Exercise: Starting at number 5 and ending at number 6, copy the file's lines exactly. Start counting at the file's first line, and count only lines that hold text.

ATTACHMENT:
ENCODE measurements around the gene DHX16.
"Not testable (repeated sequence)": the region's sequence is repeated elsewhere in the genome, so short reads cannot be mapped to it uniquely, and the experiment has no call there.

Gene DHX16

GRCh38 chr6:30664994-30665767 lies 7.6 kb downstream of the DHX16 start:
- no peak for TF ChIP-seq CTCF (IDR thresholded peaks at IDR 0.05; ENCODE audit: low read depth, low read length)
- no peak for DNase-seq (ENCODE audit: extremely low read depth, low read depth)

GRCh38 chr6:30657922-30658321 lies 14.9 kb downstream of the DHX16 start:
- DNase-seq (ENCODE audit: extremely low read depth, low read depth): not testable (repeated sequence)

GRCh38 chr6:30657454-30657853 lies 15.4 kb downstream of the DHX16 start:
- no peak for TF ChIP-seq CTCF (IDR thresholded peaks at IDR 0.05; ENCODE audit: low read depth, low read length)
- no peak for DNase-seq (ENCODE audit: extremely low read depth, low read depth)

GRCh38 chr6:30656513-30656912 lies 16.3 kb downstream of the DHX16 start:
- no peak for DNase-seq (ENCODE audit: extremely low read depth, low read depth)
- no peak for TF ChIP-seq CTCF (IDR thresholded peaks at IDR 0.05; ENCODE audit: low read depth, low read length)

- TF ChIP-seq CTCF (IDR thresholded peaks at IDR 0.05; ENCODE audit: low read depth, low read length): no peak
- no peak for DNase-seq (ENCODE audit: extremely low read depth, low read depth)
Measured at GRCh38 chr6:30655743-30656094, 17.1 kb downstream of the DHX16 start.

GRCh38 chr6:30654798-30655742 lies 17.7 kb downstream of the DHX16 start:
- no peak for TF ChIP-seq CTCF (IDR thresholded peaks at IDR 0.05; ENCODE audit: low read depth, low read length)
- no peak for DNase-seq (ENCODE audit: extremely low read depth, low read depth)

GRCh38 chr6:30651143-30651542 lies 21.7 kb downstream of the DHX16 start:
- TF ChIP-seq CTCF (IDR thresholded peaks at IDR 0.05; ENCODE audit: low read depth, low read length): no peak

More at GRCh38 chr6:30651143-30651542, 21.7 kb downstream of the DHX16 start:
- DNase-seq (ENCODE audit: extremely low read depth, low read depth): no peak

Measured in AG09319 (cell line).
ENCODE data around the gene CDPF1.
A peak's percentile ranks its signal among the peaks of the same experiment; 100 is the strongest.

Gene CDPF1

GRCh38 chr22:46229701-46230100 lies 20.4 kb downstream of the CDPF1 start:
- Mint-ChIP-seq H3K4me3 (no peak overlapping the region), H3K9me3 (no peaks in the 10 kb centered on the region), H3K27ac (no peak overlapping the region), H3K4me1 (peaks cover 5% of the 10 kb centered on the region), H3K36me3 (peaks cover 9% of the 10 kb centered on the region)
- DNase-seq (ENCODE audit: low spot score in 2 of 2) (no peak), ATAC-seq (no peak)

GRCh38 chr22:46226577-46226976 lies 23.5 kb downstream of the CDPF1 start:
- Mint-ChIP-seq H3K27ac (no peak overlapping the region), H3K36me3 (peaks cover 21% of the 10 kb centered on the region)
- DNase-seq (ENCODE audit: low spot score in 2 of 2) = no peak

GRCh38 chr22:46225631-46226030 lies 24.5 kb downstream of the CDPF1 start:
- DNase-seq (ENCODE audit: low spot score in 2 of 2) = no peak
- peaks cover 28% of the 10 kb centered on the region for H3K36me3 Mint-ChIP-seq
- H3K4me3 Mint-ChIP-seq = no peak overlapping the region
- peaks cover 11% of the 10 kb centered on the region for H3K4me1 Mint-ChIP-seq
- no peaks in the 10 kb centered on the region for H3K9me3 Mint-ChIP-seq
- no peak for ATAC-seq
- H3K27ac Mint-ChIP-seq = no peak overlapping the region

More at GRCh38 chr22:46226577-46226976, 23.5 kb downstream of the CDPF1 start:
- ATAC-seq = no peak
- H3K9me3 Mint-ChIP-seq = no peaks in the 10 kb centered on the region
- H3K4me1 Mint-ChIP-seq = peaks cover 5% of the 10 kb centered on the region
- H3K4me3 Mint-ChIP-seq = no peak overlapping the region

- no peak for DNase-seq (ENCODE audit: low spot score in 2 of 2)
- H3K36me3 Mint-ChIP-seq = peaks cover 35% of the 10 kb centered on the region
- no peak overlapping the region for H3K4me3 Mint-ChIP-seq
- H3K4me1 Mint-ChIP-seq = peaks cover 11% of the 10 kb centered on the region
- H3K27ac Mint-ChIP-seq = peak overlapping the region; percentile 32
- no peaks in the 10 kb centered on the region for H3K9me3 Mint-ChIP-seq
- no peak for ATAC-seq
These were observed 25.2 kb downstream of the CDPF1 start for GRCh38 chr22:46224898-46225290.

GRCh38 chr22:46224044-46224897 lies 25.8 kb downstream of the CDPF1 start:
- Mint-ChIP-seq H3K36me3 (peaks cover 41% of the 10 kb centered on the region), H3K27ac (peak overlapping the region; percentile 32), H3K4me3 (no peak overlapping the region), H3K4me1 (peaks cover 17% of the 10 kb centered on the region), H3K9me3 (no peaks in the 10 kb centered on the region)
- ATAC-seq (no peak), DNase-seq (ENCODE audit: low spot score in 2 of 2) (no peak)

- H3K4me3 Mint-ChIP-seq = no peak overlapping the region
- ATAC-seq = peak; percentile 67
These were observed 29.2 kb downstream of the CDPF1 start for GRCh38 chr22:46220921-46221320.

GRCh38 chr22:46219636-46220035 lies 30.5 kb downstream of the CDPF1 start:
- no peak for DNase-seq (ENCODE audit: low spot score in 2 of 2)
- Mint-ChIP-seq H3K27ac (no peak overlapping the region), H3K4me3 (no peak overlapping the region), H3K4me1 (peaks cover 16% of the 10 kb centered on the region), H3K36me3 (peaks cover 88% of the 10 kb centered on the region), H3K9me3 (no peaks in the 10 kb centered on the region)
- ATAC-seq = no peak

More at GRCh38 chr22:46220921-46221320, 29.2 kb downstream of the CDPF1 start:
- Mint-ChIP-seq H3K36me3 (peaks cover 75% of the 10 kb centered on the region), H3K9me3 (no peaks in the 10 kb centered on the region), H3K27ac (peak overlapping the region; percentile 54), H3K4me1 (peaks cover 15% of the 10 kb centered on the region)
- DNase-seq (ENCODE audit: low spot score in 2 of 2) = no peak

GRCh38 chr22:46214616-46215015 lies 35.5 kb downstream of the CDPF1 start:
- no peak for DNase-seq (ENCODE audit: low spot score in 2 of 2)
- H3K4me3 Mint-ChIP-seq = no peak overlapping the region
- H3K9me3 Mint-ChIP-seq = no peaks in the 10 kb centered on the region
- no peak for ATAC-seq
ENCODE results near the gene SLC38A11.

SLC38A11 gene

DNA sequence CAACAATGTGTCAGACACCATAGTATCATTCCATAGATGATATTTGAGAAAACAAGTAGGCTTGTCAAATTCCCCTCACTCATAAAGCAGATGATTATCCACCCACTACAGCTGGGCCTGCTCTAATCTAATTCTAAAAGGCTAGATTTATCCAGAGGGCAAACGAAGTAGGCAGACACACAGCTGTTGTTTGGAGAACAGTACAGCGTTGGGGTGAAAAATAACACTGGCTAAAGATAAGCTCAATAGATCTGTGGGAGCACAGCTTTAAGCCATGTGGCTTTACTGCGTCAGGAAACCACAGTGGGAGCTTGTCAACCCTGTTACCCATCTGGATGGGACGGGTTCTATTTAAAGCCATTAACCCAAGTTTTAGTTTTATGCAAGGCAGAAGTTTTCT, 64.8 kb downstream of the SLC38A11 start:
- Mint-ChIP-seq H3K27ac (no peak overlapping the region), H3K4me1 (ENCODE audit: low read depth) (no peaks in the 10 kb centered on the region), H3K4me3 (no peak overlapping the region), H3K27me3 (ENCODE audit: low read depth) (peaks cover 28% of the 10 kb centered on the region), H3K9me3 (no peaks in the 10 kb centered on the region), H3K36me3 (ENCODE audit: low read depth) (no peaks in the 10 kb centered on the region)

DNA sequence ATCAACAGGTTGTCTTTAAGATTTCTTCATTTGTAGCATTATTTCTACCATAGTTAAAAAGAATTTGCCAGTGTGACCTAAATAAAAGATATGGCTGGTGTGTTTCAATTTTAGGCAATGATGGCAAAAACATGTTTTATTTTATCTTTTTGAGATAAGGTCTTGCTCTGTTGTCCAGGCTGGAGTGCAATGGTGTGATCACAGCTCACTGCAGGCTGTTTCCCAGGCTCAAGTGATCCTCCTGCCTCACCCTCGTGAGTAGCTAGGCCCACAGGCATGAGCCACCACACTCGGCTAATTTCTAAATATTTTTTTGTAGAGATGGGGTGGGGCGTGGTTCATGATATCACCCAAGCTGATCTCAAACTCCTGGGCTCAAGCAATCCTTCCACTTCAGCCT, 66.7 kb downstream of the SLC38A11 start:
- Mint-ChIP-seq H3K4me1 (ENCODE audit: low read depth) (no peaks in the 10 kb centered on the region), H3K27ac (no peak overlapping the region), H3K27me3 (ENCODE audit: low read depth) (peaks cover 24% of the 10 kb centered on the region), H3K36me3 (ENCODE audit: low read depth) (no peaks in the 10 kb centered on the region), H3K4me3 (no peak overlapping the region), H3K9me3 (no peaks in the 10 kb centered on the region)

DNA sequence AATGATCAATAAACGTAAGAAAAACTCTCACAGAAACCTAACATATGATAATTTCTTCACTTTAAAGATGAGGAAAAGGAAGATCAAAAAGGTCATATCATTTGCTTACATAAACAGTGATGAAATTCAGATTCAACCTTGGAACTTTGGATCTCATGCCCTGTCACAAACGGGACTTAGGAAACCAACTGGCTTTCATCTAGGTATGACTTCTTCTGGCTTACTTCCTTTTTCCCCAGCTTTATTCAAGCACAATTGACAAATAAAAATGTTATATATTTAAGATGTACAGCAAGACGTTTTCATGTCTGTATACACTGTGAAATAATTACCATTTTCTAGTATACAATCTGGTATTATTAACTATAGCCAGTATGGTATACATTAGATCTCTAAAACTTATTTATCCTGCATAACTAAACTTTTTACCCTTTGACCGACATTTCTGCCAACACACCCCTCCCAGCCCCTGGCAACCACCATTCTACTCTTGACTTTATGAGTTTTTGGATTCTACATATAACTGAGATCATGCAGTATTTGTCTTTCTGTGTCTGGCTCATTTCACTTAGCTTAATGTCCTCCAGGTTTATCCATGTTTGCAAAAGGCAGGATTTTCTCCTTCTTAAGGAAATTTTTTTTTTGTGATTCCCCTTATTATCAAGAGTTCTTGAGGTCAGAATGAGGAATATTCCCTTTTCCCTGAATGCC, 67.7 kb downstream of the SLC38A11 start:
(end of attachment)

- no peak for TF ChIP-seq CTCF (IDR thresholded peaks at IDR 0.05; ENCODE audit: low read depth, low read length)
- no peak for DNase-seq (ENCODE audit: extremely low read depth, low read depth)